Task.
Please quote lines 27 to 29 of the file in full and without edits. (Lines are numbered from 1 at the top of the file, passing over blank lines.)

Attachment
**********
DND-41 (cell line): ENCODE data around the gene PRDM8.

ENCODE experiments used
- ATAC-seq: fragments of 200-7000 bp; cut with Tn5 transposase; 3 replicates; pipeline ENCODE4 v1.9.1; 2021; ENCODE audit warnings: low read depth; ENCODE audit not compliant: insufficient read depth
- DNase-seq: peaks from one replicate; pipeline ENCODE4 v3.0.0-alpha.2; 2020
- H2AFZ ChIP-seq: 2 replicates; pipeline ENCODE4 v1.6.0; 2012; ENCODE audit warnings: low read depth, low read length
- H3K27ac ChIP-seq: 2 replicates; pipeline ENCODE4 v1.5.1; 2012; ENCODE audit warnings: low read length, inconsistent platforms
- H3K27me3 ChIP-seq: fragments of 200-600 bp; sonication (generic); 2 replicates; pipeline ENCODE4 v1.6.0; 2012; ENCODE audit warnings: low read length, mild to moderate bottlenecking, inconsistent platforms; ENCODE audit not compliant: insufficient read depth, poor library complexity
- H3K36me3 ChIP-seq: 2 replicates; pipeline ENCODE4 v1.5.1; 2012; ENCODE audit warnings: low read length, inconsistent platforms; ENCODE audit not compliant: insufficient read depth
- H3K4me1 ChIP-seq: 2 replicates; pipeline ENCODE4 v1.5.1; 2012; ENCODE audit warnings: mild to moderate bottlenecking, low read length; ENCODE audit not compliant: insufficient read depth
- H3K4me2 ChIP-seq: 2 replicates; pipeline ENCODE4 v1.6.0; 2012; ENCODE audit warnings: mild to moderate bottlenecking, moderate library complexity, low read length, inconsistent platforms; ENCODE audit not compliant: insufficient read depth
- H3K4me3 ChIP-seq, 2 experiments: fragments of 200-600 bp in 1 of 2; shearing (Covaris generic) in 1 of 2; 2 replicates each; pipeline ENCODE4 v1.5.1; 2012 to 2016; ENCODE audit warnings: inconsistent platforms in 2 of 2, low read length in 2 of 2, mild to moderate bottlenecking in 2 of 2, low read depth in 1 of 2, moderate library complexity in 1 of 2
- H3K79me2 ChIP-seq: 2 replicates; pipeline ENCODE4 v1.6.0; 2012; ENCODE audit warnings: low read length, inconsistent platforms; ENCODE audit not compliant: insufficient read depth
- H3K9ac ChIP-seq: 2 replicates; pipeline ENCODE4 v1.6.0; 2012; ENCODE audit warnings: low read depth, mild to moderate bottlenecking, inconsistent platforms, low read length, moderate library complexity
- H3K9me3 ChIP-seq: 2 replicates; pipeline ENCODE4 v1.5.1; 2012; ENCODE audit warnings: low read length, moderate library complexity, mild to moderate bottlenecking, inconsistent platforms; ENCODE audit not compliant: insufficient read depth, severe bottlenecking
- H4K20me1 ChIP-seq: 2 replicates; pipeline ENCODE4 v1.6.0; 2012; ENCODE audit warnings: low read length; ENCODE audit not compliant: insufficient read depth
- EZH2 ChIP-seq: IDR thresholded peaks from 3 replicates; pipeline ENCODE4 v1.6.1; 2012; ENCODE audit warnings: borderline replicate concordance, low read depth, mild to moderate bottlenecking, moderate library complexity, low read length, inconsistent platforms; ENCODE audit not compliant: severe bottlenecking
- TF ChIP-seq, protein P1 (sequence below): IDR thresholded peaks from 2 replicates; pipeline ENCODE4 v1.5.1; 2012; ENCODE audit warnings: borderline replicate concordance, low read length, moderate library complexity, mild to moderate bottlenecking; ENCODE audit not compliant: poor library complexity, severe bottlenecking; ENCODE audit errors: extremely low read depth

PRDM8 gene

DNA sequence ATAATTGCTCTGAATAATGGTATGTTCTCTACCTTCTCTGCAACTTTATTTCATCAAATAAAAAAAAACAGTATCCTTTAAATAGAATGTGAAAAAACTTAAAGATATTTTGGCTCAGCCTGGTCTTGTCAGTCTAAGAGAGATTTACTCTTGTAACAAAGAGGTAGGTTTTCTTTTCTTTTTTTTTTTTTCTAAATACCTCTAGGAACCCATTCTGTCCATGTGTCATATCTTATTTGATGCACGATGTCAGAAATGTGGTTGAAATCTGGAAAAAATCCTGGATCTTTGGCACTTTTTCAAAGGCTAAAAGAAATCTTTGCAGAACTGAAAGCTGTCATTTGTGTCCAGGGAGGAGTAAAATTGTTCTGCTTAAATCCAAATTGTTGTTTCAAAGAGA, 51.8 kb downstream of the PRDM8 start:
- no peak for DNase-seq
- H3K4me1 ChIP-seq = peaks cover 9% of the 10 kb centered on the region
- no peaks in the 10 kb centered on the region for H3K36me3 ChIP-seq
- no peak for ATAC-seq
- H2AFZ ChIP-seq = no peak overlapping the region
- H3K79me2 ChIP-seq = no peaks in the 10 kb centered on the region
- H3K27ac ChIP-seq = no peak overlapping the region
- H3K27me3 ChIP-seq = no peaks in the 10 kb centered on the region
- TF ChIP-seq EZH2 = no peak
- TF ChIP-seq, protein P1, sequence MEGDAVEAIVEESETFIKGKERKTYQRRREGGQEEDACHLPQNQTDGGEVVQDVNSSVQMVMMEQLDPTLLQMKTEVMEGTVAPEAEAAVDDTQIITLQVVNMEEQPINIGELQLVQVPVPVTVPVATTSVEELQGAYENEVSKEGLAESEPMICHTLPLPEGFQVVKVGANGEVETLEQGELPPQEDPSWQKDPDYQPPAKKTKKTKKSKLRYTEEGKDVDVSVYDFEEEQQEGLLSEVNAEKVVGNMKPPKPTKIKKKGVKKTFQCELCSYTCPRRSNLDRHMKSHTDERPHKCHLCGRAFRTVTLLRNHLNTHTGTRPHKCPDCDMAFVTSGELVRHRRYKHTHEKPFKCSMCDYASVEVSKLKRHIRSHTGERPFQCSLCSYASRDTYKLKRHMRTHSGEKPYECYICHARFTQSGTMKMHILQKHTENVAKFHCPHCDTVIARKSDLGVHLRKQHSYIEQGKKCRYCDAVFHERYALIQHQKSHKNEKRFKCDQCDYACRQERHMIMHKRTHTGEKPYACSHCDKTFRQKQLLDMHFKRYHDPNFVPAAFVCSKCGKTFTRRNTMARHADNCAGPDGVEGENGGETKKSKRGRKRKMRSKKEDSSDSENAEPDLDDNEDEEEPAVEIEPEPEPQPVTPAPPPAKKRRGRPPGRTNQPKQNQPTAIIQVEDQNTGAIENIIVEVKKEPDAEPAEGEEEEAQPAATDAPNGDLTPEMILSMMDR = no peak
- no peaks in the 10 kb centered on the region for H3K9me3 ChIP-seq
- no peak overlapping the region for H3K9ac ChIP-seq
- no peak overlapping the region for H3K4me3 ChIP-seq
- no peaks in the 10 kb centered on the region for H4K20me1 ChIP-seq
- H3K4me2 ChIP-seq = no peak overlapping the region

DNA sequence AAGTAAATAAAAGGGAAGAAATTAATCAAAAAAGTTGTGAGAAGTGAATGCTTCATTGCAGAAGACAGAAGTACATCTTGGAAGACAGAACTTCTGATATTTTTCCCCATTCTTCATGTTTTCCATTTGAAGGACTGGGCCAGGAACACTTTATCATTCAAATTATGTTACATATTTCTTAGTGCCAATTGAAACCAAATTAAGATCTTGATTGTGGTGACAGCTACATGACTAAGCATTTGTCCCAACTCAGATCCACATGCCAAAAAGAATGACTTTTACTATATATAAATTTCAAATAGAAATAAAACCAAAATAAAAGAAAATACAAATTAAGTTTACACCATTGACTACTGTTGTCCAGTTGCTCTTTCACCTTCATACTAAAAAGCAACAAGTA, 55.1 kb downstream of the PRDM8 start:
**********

- H3K27me3 ChIP-seq = no peaks in the 10 kb centered on the region
- TF ChIP-seq EZH2 = no peak
- TF ChIP-seq, protein P1, sequence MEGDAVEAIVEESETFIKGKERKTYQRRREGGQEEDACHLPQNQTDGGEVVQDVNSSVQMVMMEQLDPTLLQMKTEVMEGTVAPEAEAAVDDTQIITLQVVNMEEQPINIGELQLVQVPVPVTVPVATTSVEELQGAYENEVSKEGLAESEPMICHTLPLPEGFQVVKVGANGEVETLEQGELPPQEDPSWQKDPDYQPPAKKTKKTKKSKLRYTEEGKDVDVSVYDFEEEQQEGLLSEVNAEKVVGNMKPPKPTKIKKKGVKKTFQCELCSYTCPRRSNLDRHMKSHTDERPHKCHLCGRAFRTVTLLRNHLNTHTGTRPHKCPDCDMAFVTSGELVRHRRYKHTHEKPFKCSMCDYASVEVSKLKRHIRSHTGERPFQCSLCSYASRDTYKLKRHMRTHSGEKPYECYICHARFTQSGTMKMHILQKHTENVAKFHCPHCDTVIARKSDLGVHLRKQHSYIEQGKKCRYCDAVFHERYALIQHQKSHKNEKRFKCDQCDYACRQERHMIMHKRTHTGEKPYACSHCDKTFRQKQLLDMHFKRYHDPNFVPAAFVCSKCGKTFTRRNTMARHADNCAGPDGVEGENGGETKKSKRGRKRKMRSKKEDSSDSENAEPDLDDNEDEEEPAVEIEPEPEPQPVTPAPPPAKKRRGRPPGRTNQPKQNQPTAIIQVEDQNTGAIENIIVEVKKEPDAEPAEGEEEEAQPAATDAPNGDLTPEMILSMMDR = no peak